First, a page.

What does accessibility look like on a campus with 1800 students and two half-time positions in Disability Services? I will discuss the resources we are using and our current initiative working to ensure universal design in new online courses as well as accessible online media.
Despite the clarity and urgency of federal law, implementing universal design on a small campus with limited resources is sometimes a long and slow process. The expansion of the online program at the University of Minnesota Crookston has presented an opportunity to raise awareness, increase receptiveness, and encourage the implementation of universal design in multimedia, instruction and course content. This session will cover the essential collaborations and resources used for promoting accessibility development across our campus, specific hurdles we face due to limited resources and current initiatives to encourage faculty and staff to embrace universal design principles (physical, instructional and technological) within their areas.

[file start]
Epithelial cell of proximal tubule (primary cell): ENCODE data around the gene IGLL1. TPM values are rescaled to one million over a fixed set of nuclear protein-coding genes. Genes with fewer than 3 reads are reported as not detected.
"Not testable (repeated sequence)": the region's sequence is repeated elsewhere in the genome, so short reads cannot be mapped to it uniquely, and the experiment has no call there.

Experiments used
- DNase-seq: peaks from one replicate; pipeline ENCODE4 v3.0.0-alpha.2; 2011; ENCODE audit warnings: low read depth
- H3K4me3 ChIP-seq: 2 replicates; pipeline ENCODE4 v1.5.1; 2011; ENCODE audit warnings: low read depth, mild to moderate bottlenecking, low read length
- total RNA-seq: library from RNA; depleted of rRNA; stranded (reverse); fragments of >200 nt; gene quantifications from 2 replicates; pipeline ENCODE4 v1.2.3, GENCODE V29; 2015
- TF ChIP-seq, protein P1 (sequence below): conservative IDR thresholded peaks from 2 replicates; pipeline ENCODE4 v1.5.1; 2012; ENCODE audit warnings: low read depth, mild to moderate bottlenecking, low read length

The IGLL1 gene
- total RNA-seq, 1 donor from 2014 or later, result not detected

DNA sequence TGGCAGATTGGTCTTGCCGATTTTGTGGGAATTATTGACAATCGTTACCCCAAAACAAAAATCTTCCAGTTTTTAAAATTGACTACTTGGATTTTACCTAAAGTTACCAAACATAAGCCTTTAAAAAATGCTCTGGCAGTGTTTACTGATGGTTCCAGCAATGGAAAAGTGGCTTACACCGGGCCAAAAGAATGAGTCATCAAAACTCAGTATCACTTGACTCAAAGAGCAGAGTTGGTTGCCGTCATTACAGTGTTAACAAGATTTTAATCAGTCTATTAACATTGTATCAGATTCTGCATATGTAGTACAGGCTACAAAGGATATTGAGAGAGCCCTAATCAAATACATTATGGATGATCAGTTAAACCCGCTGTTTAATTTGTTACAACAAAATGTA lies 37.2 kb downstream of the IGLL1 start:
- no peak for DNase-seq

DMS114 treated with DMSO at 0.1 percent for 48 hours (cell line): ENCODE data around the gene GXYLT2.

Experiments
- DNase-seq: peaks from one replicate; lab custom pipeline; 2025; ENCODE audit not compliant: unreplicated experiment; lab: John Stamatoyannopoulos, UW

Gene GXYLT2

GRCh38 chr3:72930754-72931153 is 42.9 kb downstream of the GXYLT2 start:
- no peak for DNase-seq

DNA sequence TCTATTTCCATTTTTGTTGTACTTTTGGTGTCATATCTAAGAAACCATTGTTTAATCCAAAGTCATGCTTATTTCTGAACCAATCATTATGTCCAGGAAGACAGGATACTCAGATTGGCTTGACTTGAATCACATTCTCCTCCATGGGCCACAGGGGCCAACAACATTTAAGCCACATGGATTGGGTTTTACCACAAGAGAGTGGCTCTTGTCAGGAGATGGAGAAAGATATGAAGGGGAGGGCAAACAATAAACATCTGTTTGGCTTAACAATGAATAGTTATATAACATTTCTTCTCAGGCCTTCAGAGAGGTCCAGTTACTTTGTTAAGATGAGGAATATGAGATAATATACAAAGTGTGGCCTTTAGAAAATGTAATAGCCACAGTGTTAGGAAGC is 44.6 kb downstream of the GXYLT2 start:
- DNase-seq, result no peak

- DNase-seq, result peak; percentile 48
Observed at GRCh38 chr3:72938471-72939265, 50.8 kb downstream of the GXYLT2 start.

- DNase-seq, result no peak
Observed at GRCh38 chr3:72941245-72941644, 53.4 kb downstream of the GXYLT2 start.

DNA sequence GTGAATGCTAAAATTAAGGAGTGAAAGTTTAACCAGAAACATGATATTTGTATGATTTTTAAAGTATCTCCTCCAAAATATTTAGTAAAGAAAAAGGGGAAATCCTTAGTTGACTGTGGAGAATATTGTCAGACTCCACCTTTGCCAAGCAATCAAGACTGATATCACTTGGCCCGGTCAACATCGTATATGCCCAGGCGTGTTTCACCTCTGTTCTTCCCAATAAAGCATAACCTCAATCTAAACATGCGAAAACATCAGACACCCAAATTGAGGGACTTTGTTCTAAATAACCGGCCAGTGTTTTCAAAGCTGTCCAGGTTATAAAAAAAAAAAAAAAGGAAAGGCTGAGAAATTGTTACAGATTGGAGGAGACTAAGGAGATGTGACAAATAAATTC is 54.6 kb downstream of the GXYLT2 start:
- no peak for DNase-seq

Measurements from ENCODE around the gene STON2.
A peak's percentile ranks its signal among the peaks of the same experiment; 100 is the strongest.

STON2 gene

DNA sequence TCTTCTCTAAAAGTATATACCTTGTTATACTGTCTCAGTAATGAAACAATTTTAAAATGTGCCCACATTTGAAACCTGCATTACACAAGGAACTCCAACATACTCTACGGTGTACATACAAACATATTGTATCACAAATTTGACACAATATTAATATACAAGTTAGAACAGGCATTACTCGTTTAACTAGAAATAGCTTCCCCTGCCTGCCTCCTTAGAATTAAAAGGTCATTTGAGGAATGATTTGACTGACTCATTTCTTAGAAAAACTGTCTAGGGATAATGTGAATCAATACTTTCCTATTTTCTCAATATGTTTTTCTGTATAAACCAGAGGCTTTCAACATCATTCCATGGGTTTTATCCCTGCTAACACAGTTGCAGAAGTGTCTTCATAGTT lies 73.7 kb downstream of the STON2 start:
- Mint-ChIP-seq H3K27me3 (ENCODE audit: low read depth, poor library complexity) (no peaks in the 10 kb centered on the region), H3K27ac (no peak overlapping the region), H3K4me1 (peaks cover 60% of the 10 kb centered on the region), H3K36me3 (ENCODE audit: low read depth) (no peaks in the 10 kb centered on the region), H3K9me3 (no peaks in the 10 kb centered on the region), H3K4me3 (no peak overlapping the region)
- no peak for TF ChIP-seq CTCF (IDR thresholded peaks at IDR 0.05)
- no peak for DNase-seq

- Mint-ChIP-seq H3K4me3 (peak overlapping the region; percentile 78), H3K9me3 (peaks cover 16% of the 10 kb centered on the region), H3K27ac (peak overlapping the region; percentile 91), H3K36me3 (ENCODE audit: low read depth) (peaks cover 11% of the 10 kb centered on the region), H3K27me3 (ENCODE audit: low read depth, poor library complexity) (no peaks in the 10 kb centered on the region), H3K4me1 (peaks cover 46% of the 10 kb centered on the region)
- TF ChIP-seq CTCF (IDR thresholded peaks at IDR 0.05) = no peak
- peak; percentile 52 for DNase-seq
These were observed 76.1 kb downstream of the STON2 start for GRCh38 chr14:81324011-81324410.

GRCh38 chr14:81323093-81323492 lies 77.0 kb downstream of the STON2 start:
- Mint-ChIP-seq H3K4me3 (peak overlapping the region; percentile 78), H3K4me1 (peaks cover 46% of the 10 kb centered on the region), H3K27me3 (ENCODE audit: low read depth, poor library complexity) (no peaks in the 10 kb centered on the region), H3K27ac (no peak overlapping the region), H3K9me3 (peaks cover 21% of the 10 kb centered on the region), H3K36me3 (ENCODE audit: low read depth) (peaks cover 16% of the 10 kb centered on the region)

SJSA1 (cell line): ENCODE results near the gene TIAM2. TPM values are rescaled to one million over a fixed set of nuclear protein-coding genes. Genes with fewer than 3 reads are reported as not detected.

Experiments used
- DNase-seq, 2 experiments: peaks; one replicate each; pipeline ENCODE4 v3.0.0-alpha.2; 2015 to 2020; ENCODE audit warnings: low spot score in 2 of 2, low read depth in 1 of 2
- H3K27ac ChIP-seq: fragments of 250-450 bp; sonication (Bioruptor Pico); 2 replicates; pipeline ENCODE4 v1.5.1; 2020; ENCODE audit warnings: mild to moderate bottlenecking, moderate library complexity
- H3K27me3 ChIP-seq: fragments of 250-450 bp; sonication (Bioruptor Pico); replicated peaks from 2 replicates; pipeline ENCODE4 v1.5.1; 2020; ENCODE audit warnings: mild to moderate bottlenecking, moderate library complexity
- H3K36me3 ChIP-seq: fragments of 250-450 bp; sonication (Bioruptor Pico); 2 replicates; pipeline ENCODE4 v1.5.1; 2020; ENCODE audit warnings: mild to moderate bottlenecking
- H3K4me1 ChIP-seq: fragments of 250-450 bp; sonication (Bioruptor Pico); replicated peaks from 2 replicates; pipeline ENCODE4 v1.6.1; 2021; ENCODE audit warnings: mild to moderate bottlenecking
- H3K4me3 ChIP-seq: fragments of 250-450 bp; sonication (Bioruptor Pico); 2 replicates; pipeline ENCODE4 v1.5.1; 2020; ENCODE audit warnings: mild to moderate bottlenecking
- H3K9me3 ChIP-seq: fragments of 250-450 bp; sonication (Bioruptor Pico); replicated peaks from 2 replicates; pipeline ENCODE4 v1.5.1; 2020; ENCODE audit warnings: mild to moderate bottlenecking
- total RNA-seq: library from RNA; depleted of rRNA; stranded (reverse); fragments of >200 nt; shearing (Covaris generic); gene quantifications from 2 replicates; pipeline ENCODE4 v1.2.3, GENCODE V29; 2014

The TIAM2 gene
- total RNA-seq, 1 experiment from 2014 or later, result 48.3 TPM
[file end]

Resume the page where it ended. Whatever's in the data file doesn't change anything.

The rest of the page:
Using campus collaborations to achieve universal design in physical spaces.
Ways to promote accessible online media and information technology at a laptop university.
Step by step actions to develop teaching resources for faculty, specifically aimed at online course design.
Linnea Barton works in a split position as the University of Minnesota Crookston’s Assistive Technology Specialist and Writing Center Coordinator located in the Academic Assistance Center. Linnea has also taught ESL and Composition at UMC and sits on the Committee for Access.